New York City has made tremendous progress over the past 20 years. Crime remains at record lows, population and visitors at record highs, and whole swaths of the city once bereft of cultural opportunities or even a safe place to live are now blossoming anew for businesses and residents.
And yet … look around. There are unmistakable signs that New York City is creeping toward the bad old days. A series of photographs in The New York Post this past week chronicled what many of us have witnessed all too frequently: a dystopian scene of the homeless ranting at passers-by, sleeping in doorways and occasionally attacking the innocent.
The first photograph showed six homeless men sleeping in Tompkins Square Park. The second, shot the very same day, captured a shirtless man urinating in the middle of Broadway at 83rd Street. The man, identified as John Tucker, 49, a longtime habitué of the Upper West Side, was later taken to two different hospitals for mental evaluation and subsequently released. The next day he was again photographed urinating in the middle of Ninth Avenue at 47th Street. The next in this series of Dickensian despair will certainly be the corridors of our shameful Penn Station or Port Authority, where dozens of homeless men and women are permanently encamped.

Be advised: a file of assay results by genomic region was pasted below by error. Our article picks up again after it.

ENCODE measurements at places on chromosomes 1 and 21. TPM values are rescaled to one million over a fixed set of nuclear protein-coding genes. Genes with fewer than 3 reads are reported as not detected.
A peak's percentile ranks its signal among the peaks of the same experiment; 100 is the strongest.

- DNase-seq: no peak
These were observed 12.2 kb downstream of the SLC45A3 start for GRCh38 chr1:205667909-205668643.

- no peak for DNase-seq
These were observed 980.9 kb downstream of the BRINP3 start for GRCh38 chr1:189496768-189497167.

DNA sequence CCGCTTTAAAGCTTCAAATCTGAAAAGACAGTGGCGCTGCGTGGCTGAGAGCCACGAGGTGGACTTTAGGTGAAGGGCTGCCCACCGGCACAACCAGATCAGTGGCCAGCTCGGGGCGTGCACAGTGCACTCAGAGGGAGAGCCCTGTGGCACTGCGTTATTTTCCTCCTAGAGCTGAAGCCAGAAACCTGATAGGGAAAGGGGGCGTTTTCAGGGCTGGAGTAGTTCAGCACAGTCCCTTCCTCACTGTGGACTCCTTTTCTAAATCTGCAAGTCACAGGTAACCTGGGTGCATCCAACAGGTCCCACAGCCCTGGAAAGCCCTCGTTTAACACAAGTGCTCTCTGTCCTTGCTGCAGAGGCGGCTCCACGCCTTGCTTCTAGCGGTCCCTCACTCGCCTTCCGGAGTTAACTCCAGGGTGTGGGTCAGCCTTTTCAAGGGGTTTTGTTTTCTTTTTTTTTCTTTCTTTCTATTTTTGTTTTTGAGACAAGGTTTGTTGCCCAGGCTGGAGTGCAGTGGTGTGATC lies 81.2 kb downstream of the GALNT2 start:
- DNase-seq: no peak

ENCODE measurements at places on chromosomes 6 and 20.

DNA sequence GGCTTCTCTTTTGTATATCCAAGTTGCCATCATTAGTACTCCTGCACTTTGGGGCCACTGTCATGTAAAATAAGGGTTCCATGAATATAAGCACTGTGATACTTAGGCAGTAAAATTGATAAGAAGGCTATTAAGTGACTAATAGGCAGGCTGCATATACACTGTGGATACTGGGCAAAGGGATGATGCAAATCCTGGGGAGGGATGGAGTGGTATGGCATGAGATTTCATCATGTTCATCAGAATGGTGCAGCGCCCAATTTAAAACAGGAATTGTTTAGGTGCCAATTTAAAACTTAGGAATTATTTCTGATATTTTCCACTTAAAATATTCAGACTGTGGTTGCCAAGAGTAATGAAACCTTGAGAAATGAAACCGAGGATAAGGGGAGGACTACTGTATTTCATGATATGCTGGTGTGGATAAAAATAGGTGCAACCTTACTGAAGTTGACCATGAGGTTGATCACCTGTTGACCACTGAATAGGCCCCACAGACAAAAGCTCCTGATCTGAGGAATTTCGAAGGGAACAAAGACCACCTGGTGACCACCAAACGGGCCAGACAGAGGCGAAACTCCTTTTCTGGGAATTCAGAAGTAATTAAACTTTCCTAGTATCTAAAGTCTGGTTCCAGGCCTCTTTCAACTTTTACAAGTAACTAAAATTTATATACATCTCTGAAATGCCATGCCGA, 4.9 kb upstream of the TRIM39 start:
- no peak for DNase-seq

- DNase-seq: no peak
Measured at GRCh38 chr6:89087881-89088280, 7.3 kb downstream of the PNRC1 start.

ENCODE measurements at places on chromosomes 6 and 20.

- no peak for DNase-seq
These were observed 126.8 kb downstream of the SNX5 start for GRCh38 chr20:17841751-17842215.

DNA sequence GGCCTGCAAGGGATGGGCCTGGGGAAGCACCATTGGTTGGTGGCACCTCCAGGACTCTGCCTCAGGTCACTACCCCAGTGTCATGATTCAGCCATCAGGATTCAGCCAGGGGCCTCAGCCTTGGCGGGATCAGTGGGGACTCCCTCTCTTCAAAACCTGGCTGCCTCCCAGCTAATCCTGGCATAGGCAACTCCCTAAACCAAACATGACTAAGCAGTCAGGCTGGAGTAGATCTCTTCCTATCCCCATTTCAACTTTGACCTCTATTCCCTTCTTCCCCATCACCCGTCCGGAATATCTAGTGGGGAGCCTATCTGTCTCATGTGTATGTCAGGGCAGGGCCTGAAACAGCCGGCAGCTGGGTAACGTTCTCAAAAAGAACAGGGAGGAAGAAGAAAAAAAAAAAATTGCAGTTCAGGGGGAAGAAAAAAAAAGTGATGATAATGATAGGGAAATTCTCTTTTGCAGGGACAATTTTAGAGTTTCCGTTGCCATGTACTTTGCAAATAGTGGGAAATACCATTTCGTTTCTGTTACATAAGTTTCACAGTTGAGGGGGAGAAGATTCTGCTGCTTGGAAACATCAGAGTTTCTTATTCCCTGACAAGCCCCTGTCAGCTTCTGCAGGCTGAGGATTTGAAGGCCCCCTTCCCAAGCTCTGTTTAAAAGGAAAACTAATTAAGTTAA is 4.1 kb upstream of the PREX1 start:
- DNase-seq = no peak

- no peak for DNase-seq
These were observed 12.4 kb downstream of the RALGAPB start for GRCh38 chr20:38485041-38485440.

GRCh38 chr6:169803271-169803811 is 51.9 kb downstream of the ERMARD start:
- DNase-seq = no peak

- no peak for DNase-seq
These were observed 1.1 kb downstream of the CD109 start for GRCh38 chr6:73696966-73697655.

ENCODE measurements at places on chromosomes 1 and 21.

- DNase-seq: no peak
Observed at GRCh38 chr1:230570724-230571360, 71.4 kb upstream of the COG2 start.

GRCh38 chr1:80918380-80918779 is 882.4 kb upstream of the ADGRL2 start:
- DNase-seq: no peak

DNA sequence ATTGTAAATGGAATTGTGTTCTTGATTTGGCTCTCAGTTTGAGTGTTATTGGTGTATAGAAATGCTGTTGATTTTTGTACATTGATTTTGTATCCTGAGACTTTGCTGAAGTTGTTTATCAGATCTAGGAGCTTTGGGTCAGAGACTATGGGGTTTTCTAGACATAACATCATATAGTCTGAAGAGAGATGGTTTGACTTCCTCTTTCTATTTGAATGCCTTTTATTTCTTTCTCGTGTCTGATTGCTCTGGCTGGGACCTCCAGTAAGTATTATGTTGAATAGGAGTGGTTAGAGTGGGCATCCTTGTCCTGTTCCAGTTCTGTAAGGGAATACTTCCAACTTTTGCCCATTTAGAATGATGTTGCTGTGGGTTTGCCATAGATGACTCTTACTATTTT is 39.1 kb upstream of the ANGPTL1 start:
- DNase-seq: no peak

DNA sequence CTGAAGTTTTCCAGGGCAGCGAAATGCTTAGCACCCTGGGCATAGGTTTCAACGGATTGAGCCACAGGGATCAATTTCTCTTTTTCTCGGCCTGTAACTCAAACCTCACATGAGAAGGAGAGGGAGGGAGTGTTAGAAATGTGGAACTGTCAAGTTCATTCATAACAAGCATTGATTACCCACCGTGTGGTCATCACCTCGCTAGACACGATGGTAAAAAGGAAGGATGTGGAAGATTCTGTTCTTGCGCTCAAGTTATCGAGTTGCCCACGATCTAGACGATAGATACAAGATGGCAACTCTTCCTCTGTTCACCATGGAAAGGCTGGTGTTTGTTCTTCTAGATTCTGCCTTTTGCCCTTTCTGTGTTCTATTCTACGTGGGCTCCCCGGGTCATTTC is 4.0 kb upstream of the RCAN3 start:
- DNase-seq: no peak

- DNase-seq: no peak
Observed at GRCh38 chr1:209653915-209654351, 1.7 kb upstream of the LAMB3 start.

The Department of Homeless Services budget exceeds $1 billion annually—more than the city pays for transportation, parks, libraries, cultural affairs, or affordable housing.
This must end. For two decades, New Yorkers worked too hard, invested too much, and sacrificed too long to allow a return to the filth and fear that dominated this city for far too long. There are three intertwining forces that must be addressed.